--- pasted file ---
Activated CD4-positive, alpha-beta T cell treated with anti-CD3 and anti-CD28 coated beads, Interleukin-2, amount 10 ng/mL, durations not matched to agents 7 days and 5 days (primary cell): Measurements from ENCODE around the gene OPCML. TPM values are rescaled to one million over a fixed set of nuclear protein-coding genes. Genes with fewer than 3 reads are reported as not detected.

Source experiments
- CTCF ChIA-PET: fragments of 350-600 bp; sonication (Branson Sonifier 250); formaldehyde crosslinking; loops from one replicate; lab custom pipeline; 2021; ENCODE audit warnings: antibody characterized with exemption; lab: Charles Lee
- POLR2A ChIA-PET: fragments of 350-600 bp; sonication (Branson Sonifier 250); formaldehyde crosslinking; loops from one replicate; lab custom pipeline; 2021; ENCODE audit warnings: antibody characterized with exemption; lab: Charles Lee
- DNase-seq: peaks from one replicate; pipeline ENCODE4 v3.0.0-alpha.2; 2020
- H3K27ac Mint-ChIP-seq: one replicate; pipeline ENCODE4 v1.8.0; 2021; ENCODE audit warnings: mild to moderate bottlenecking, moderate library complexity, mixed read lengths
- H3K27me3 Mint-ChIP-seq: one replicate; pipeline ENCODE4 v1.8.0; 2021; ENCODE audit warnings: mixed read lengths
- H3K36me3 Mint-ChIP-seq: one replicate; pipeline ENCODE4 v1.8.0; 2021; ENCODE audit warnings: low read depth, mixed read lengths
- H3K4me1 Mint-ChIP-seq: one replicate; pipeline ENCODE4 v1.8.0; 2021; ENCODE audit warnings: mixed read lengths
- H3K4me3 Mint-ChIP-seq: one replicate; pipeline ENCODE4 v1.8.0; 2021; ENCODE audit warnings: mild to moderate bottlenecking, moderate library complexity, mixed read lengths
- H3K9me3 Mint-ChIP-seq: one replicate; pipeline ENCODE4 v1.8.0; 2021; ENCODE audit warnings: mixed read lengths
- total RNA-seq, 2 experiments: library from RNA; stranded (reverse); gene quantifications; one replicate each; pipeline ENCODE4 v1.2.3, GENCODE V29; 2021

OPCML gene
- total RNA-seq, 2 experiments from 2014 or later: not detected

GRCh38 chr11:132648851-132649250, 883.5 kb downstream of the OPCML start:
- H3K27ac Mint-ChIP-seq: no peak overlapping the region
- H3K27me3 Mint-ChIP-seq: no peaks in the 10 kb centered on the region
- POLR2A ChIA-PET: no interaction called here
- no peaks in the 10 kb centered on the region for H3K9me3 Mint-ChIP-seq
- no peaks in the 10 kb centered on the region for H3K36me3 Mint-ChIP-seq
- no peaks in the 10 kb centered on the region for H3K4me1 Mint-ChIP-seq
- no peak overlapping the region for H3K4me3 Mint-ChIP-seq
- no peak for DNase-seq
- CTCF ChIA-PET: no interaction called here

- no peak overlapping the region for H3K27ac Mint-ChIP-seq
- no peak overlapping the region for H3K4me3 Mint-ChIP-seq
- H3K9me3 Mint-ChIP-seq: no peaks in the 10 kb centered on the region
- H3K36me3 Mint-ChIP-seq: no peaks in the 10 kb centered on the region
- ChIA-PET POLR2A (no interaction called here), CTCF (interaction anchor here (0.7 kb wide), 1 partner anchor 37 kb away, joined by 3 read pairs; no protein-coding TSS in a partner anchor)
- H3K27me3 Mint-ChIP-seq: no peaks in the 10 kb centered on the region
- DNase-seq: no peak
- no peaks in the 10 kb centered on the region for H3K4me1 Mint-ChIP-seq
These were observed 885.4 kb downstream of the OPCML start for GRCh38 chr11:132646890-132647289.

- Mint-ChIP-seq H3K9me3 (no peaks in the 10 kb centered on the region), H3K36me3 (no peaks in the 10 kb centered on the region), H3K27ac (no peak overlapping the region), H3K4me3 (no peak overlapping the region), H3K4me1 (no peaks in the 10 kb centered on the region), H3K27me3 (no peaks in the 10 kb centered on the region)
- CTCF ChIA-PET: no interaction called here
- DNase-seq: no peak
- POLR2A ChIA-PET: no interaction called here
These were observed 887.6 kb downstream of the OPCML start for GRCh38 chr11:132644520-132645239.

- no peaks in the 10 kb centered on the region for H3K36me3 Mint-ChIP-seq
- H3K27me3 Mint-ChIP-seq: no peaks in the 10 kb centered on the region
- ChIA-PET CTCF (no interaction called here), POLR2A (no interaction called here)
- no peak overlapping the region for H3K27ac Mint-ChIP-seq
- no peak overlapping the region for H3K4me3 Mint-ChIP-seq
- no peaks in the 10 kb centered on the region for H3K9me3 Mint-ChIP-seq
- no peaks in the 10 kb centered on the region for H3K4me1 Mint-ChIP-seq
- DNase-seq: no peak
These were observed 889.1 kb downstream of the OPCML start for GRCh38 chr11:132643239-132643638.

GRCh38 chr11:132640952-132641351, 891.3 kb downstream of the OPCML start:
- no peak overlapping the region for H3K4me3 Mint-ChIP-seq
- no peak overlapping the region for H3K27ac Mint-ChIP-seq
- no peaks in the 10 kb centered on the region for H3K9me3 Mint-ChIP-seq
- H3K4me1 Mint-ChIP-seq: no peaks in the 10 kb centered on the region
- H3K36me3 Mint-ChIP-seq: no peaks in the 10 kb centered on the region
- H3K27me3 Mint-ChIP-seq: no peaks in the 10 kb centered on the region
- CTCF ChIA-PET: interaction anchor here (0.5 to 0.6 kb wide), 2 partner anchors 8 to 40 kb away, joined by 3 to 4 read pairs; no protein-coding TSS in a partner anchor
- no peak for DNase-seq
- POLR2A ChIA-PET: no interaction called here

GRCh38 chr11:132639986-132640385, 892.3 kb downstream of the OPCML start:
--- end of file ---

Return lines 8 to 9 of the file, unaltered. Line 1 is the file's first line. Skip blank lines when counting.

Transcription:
- H3K36me3 Mint-ChIP-seq: one replicate; pipeline ENCODE4 v1.8.0; 2021; ENCODE audit warnings: low read depth, mixed read lengths
- H3K4me1 Mint-ChIP-seq: one replicate; pipeline ENCODE4 v1.8.0; 2021; ENCODE audit warnings: mixed read lengths